With the increase of tourism in Australia, and a number of them attracted to our abundant cuisine, it has never been more important to perfect the art of funneling international diners into your venue.

When it comes to the types of international diners, a whopping 1.34 million tourists came from our friendly neighbours New Zealand in 2016. This was closely followed by Chinese tourists at 1.21 million. The Chinese market seems to be the one to watch. While New Zealand’s interest in AU has grown 25.9% in the last 10 years, Chinese tourists have increased by 284.1%. With good food and wine the third most important influencing factor for Chinese travellers (shortly behind safety and nature), the food industry should be jumping on this bandwagon that well and truly has already taken off. The Chinese greeting for “hello” roughly translates to “have you eaten yet?” – now isn’t that fantastic for the hospitality industry!

There are obviously a million ways to increasing the number of Chinese travellers in your venue, however we believe there is no need to go tipping tables and completely rewriting how you work your business. These methods are a great way to not only increase the number of international tourists in your venue, but also optimise your processes in house for your regular diners too.

1. Online bookings

Especially when there is a language barrier, it is very important to be able to book your restaurant with minimal to zero phone contact. When choosing a restaurant the main website Chinese tourists will use is www.dianping.com. It is a predominantly Chinese focused website, however also has a large number of Australian cities such as Adelaide, Melbourne, Sydney, and Brisbane to name a few. Many of the reviews will direct diners to book online on the venue’s website, and it is important to have those bookings on your website. Use BooKBooK for a low cost widget that is user friendly – and translatable. Get your venue up on as many sites as possible, but do not house your booking widget on these directories. Be very aware of restrictions when it comes to where you can house your booking widget. Read this article for direction when choosing an online booking system.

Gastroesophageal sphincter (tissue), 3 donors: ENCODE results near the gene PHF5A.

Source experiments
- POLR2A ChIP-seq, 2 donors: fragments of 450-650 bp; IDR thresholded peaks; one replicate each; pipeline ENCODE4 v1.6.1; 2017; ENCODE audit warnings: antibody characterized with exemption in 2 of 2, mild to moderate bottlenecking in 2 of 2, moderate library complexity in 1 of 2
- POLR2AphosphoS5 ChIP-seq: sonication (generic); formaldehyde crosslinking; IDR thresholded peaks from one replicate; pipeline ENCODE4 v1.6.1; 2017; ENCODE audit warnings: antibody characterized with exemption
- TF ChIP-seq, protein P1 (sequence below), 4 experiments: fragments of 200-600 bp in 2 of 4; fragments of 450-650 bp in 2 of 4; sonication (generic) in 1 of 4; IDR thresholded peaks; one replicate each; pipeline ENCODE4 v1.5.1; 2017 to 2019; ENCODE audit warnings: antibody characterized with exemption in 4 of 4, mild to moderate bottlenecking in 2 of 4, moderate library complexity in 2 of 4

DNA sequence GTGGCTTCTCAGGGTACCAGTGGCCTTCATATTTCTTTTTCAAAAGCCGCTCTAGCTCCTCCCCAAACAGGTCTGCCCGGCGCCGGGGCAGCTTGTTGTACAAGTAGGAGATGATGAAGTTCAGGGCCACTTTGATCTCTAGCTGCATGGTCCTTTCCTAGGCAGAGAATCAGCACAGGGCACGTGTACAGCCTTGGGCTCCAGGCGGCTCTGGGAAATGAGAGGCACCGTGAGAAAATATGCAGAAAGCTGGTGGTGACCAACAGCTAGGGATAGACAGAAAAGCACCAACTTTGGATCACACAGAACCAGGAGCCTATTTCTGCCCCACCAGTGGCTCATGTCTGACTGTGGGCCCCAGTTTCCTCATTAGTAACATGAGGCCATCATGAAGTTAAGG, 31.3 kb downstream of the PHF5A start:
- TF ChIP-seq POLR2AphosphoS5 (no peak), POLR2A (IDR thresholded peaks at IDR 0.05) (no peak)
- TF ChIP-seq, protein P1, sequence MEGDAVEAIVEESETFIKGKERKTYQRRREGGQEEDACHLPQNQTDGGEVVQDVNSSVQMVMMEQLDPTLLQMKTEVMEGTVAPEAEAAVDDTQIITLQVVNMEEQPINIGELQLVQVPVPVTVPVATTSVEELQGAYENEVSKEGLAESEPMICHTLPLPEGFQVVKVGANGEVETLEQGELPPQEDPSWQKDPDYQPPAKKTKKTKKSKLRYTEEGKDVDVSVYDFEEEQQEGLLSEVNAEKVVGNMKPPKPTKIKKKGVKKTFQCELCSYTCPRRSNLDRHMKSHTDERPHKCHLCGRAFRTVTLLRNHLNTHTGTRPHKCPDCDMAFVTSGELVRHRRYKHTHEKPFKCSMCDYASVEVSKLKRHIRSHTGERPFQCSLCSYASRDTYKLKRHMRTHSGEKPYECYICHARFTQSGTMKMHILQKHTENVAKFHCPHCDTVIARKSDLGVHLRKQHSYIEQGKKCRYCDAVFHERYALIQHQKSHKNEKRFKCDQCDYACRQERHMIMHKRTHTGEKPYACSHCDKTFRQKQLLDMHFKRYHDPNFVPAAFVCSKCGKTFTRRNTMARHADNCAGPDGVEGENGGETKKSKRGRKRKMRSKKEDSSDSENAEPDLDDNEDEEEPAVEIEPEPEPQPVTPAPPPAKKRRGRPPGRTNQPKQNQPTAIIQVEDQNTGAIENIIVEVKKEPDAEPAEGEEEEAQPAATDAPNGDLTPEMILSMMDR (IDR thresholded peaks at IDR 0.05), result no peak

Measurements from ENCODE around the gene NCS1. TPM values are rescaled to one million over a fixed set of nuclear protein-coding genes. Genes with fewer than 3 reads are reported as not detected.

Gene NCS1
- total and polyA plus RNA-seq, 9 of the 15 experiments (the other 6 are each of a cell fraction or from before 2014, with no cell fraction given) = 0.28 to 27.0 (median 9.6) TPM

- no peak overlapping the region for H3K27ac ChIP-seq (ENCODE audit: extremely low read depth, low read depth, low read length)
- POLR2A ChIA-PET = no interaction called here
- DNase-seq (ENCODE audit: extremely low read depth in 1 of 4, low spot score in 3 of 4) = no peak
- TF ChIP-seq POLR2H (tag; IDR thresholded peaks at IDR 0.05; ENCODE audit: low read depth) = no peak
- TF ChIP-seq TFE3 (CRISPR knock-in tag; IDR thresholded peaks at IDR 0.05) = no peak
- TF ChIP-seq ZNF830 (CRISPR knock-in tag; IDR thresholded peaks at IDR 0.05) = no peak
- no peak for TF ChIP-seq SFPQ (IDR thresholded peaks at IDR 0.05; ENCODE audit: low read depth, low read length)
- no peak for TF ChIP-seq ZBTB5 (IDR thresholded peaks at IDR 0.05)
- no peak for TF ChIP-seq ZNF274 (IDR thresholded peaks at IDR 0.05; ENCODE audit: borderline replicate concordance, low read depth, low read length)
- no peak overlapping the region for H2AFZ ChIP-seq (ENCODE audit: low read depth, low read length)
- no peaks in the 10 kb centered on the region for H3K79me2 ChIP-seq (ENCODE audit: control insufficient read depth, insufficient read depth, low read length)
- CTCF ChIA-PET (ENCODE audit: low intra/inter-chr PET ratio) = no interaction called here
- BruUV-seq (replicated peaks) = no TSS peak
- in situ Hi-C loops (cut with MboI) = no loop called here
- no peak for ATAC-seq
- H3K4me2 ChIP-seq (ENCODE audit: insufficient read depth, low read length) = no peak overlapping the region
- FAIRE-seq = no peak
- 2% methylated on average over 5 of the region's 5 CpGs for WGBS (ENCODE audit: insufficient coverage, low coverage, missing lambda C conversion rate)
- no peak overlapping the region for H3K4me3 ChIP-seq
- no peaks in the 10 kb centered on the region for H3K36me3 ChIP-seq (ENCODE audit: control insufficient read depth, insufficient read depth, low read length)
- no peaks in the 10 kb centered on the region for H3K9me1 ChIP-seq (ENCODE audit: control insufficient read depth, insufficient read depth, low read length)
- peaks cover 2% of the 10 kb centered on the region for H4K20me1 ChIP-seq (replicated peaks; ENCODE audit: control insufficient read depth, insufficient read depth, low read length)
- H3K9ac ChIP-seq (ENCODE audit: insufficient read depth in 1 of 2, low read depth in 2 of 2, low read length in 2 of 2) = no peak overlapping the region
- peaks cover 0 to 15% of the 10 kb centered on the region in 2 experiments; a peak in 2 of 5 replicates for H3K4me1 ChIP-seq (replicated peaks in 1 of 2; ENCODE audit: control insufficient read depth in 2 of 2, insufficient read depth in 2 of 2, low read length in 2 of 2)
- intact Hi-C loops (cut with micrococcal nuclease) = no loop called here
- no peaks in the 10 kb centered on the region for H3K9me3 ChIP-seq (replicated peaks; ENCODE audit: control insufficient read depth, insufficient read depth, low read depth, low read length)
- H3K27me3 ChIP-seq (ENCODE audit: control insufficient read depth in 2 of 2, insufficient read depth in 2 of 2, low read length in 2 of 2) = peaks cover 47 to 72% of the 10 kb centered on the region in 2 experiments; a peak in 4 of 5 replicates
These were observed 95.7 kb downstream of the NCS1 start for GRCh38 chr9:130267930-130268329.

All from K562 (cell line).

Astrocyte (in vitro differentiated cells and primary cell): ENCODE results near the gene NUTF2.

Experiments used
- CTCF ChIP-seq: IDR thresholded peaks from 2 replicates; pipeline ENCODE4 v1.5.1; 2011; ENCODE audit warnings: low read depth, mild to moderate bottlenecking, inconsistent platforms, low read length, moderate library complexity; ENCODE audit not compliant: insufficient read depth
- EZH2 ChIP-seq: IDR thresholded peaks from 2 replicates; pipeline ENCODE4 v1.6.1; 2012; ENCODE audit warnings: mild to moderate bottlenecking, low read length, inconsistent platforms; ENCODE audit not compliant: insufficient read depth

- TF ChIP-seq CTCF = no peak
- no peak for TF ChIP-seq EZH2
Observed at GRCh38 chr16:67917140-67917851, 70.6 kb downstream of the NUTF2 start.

It’s also important to remember that if a diner is looking specifically at a restaurant that books out in advance before they arrive in the country, this will pose issues for them. More specifically, the cost of an international phone call to book a restaurant, and time differences. Housing online bookings is a great way to bypass these issues.

2. Customer data, but why?

H&L CEO Burt Admiraal is a firm believer in a phenomenon he calls “the irregular regulars”. These are diners who may not live in the same location as the venue, however whenever they visit, they will dine with you. In terms of what diner information you need, knowing this is imperative to understanding your customers, and who needs special attention. Ensure that your booking system will recognise repeat diners to reward these customers.

3. The hospitality spirit

Chinese people place a high level of importance on good service. Their culture emphasises the hospitality spirit and generosity, and special attention is often paid to the level of service. We highly recommend using a table management function that allows every staff member to be in control of the venue and their customers. Good quality software will be seamless in its understanding of what a server needs to know, and we recommend BooKBooK. If your booking system has a table management function, this will be fantastic if it links through to your POS. Read more here on integration.

It’s important to have quality service regardless of your diner, so make sure that your waiters and waitresses have table turnover front of mind. As a modern country we are expected to have a higher level of service than other countries, so it’s important to live up to that expectation.

And if you’re really serious about the Chinese market…

Ensure you have local and fresh food available, it’s important to Chinese tourists to experience the culture of the country they are visiting.

Incorporate Chinese food or influences into your dishes. Many tourists will long for their home food and actively choose those types of restaurants. However they are also keen to incorporate their dining experience into their travel experience.

Find out if they are travelling, this is important. Many tourists lack knowledge about Australian cuisine and may not understand what the “local” dish is. Educate tourists on what they are eating, where it is from, and how it relates to our culture.